Little was known about Bill hwang Until this week when a business fiasco highlighted the $ 20 billion fortune he’d lost.
A Korean-American immigrant who was once a protégé of Tiger Management’s founder Julian Robertson, Hwang ran his own fund called Tiger Asia Management. In its heyday, the company reportedly amassed more than $ 10 billion in net worth Bloomberg.
Soon after, however, Hwang was the subject of an investigation by the US Securities and Exchange Commission, which accused him of using confidential information from private placement offers to short three stocks in Chinese banks. After Hwang settled the claims and paid more than $ 60 million in fines and refunds, Hwang closed Tiger Asia and opened Archegos as a family office.
As mentioned BloombergA deeply religious man, Hwang often relied on his faith to explain Archegos’ portfolio, which consisted of investments in large technology companies such as Netflix, Amazon, LinkedIn and Facebook. And as his participation in his faith-based circle increased, so did his business. Despite Hwang’s previous work with the SEC, lenders like Credit Suisse and Morgan Stanley continued to work with him, while Hwang secretly and increasingly traded through swap deals, increasing his leverage on the same stocks as stocks like ViacomCBS and Discovery – which some of his banks hold him had exposed.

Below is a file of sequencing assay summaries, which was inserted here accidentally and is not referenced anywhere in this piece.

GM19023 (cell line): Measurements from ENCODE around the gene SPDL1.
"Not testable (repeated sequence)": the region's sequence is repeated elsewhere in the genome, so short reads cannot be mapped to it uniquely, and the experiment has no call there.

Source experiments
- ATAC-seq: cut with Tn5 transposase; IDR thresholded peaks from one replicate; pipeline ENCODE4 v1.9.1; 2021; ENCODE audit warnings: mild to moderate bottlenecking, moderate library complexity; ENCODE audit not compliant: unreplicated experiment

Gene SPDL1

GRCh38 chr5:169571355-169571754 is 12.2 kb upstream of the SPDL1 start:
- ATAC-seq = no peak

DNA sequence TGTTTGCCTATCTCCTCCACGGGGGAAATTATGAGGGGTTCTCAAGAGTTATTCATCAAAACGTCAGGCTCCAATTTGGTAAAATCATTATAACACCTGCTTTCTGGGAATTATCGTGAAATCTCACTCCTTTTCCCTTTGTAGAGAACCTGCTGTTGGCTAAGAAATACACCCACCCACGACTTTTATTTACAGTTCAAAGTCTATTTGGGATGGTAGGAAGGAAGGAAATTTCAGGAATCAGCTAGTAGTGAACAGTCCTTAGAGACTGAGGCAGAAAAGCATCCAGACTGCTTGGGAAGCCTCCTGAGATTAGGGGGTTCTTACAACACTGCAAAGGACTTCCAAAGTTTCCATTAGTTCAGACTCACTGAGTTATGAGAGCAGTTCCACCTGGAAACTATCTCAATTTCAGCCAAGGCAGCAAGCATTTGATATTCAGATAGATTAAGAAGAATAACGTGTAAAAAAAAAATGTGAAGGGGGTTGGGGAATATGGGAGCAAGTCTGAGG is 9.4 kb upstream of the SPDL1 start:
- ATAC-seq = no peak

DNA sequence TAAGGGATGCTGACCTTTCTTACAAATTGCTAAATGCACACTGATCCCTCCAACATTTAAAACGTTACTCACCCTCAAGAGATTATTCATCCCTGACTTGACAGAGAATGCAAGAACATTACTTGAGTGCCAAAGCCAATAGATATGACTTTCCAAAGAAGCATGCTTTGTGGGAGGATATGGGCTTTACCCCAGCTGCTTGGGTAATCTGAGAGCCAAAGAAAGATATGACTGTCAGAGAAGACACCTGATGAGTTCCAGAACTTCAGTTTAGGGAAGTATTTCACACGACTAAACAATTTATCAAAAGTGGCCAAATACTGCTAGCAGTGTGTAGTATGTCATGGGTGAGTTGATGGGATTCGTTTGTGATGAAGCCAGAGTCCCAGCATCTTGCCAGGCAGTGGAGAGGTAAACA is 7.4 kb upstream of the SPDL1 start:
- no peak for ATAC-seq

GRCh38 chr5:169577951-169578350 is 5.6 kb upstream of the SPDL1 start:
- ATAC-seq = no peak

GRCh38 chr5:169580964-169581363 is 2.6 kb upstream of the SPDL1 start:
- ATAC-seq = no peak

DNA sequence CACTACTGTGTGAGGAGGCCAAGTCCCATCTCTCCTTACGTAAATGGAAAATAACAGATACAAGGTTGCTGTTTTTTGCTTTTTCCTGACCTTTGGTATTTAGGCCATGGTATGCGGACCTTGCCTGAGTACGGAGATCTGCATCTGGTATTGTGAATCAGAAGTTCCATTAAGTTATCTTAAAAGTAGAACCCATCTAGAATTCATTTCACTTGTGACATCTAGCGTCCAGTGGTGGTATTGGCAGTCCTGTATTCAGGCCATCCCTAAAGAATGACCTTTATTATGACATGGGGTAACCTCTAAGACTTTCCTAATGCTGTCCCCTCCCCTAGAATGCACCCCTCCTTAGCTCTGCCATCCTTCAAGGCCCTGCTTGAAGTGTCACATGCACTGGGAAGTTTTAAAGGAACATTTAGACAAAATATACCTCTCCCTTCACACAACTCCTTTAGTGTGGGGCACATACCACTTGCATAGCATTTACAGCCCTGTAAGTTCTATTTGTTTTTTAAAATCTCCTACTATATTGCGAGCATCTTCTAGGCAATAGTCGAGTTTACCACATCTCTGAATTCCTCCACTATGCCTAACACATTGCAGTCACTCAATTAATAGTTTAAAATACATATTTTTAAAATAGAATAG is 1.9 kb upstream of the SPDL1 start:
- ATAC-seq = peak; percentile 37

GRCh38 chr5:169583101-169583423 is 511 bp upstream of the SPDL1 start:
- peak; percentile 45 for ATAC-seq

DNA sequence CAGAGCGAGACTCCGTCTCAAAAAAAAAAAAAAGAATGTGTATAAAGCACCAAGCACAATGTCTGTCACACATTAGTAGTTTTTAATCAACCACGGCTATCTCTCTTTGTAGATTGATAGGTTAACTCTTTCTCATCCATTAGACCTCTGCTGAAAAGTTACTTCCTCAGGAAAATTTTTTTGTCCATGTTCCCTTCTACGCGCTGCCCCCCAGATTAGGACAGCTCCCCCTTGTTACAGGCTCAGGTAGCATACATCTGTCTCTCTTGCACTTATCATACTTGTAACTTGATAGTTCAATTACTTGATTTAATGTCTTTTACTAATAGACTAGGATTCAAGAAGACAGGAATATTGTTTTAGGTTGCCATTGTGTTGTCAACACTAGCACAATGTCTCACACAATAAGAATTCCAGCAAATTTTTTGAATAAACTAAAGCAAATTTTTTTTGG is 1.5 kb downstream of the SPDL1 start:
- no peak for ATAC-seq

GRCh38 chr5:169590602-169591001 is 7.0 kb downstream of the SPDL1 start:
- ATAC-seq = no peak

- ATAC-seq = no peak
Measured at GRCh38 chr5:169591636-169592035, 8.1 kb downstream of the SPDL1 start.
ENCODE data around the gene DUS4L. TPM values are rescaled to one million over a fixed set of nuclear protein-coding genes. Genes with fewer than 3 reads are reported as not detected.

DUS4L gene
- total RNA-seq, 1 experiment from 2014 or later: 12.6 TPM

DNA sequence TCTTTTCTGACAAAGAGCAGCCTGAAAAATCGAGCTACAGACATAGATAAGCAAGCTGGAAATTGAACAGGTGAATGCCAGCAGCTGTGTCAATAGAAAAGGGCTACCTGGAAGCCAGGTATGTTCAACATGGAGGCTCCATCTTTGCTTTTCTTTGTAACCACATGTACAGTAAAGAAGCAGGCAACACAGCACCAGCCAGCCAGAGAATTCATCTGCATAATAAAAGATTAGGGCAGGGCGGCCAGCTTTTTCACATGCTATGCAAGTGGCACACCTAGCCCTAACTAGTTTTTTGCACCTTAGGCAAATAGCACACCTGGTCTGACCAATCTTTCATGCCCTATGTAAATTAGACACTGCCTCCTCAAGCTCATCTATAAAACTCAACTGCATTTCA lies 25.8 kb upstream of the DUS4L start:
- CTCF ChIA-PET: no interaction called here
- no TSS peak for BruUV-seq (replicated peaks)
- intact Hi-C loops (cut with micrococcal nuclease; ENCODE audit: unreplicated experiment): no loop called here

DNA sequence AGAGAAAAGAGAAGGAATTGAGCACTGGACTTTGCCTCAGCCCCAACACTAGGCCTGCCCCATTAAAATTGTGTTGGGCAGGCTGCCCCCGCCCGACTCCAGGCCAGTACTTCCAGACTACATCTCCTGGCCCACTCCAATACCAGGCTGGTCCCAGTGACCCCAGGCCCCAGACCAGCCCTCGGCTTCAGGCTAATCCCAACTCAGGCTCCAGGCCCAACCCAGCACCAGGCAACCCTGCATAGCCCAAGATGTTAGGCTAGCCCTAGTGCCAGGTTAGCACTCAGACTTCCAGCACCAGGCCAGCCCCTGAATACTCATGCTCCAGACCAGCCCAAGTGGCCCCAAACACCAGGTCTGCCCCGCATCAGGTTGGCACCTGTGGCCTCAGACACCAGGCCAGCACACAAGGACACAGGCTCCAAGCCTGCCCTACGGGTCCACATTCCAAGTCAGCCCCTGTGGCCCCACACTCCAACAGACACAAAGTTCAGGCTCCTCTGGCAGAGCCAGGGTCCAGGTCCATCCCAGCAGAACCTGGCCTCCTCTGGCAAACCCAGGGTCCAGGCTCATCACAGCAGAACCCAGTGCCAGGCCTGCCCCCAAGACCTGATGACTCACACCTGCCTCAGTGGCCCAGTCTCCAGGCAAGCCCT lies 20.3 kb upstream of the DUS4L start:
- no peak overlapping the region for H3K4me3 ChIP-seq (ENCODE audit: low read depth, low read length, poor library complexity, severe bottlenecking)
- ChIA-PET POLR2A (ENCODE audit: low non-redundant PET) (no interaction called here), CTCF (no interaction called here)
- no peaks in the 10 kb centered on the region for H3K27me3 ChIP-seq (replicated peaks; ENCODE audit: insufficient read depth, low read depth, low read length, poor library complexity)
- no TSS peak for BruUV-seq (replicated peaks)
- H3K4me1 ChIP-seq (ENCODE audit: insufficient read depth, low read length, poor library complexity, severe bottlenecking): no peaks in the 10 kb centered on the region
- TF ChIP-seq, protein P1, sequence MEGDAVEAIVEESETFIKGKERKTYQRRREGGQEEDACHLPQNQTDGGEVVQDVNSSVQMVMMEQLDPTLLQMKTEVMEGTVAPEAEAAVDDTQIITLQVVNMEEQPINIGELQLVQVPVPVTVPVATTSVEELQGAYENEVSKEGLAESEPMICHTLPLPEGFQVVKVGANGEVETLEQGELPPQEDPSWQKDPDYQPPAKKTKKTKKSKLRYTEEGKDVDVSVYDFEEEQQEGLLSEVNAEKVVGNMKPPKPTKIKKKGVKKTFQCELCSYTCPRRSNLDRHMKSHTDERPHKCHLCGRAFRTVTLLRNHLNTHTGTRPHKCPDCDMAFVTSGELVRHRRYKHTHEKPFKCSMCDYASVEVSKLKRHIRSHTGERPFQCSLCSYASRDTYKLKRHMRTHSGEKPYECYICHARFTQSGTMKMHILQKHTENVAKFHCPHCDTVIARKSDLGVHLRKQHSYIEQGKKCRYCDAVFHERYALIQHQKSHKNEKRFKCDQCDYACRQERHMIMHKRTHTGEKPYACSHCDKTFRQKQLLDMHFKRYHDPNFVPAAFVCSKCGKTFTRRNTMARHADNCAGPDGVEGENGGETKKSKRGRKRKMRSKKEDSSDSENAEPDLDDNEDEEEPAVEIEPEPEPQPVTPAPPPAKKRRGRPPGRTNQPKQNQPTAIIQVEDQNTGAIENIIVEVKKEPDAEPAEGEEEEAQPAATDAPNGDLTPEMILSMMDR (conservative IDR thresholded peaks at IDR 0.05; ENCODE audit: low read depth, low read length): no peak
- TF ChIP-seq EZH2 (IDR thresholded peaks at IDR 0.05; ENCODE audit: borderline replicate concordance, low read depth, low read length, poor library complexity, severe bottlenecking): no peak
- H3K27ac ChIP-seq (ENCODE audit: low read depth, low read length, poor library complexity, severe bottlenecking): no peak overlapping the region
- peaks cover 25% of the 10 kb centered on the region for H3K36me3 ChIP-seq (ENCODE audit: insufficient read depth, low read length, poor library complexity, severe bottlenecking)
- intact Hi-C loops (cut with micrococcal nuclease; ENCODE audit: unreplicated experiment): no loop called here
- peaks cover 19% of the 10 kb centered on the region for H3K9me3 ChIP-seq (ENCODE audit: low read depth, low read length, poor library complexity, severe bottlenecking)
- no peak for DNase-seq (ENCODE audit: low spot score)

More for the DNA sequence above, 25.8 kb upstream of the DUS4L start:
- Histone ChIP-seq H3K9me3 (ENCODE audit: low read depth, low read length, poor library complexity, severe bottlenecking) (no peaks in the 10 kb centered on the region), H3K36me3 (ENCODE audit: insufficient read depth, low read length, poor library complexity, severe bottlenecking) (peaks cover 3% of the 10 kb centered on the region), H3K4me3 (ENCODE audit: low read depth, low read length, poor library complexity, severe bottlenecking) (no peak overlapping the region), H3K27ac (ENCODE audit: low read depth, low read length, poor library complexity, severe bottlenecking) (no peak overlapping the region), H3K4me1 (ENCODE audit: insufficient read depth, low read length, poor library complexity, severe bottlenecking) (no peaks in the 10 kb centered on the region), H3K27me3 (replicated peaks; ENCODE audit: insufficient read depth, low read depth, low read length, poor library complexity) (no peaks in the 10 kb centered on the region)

By 2017 Archegos had a capital of around $ 4 billion. A few years later, Hwang grew his net worth from $ 10 billion to $ 50 billion New York Post.
But things went south last week when ViacomCBS, which Archegos had gambled massively at in four months and tripled its shares, collapsed its $ 3 billion stock offering through Morgan Stanley and JPMorgan, it reports. CNBC. This in turn caused some runners to frantically rush out of their positions for Archegos. While Morgan Stanley, Goldman Sachs, Deutsche Bank, and Wells Fargo got away with it relatively unscathed, others, including Credit Suisse, Nomura, and Mitsubishi UFJ Financial Group Inc., were less fortunate. According to CNBC, Nomura lost an estimated $ 2 billion.
In total, the Wall Street banks that worked with Archegos have liquidated $ 20 billion worth of assets.
“This is a challenging time for Archegos Capital Management, our partners and employees,” Archegos spokeswoman Karen Kessler told the network after one of the largest and fastest financial losses in history. “All plans are discussed while Mr. Hwang and the team determine the best way forward.”